1. Do you know, I actually think I’ve read fewer books since I retired than I did when I was at work. Mind you, you have to factor into that that my job involved reading. I would never have done it if it hadn’t !

  3. You are VERY busy! Prioritise some rest in there too. From one who knows all about what happens when it gets left out (I daresay the Bears will be keen to help!).

    1. Oh Heavens, yes. Do you know why the computer wasn’t working? Becasue I had let the battery run down and hadn’t even thought about plugging in the mains lead! That is a sure sign that I am just trying to do too much. So, with the exception of a theatre ticket for Saturday afternoon, I’ve cleared my diary for the next four days so that I can do what needs doing at a reasonable pace and have some time for cream teas with The Bears. The other thing I did today was forget to turn off the gas fire in the living room when I went over to Stratford but The Bears weren’t complaining about that!

  4. How do we get ourselves into these whirlwinds? It’s like they happen we our backs are turned. I have a long way to go until retirement but looking at it from here I can’t imagine being bored. My parents are retired and they are just as busy if not busier in their retirement than they were when working full time. For some reason I thought I had another week before the hist fic class. I guess I had better get started on some of the reading! And if Karen wants to join the wiki, all I need is an email address and I will get her an invite out right away.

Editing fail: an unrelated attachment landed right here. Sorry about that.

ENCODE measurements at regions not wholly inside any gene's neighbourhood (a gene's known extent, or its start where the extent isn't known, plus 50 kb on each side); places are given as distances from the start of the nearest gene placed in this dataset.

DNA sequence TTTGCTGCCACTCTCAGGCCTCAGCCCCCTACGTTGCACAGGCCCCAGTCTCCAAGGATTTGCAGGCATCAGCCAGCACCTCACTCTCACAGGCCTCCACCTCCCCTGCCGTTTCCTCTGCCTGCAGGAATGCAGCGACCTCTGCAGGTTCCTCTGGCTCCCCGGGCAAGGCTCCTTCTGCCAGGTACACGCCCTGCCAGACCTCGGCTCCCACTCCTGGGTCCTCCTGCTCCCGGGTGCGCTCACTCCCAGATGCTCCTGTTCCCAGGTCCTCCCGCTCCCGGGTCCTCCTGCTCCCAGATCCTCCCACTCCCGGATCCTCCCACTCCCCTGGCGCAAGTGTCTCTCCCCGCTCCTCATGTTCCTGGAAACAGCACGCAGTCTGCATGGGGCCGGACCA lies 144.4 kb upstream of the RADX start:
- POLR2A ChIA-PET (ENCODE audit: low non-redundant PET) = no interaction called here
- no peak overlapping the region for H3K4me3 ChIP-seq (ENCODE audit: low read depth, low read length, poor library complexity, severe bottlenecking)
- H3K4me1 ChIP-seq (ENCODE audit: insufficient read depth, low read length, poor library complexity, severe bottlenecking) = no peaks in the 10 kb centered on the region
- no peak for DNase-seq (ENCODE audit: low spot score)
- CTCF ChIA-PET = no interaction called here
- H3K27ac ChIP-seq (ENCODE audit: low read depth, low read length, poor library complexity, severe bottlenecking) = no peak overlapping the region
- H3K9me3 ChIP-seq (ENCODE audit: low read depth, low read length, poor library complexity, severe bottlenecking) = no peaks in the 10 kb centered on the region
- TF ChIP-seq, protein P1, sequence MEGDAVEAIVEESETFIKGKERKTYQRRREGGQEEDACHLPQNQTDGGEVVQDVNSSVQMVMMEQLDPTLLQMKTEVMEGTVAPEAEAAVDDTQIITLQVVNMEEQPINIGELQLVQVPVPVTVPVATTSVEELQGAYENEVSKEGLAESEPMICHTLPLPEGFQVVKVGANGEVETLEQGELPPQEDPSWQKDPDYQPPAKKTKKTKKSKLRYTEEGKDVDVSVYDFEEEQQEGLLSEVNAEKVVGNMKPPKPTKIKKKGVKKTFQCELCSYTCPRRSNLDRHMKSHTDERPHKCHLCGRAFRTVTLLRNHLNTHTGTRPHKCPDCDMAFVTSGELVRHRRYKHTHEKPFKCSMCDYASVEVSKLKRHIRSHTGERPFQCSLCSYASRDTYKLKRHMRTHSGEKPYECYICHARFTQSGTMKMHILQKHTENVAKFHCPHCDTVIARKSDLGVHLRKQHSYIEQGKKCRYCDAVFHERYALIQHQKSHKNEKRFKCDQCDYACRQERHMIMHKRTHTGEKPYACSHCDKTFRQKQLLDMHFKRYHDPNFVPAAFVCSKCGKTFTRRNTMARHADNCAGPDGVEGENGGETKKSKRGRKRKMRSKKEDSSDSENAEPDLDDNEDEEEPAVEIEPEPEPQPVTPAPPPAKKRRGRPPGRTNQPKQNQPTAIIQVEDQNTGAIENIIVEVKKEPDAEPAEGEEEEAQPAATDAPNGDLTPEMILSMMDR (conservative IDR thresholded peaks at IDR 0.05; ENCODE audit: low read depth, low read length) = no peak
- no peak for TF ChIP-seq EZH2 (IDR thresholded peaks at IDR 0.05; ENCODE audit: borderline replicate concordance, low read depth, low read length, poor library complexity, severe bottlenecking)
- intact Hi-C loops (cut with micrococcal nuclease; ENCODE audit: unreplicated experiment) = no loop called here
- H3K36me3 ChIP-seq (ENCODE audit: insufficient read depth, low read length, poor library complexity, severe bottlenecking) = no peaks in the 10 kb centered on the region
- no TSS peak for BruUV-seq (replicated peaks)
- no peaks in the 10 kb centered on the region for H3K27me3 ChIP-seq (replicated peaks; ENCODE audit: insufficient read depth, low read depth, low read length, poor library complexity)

1. I hope you didn’t mind my suggesting that to Karen but she is an avid learner and I thought she might both get and give from the smaller group experience.

  5. Hi, Alex! It sounds like now is the time to quote that Arabic proverb to you: “Be careful what you pray for, for you shall surely receive it.” You wanted things to do, and lo and behold! now you have so many that your cup runneth over! Enjoy the enjoyable aspects, anyway. Sorry to hear about the computer, though; these things are tough.

  6. I signed up for the Coursera historical fiction course weeks ago and was looking forward to it, but now that it’s nearly here I’m not sure I’m going to have time for it. The reading list seems a bit overwhelming. I think I need to start prioritising too!

    1. The tutor is very insistent that you don’t need to read all of the texts concerned to get something out of the course, Helen. It might be worth your while to audit the course for a couple of weeks and see how you get on. As far as I can see there aren’t going to be any essays to write so you might find you can get something out of it without too much involvement.

  7. I found The Song of Achilles to be a very quick read; if you start it and you read at a fairly good pace, you’ll be done in a couple of hours.

    1. Yes, Jeanne, I’ve just started it and even though I need to make notes for discussion I can see that it isn’t going to be a taxing read at all. I’m really interested to see how she’s going to treat the gods once we get to Troy. It’s what always fascinates me about modern retellings of this tale.

  8. That’s definitely the way to do retirement! Yes, perhaps a little less busyness might not be so bad, but who wants a boring retirement? I’d definitely pick being too busy over being bored, if those were the only choices available. I hope you enjoy your time as you work on all these interesting-sounding tasks!

    1. I wasn’t enjoying it, Rebecca because I had too much to do to be able to do it well and that matters to me, but I’ve caught up enough now to be able to get more out of it.

Your thoughts are welcome

Fill in your details below or click an icon to log in: Logo

You are commenting using your account. Log Out /  Change )

Twitter picture

You are commenting using your Twitter account. Log Out /  Change )

Facebook photo

You are commenting using your Facebook account. Log Out /  Change )

Connecting to %s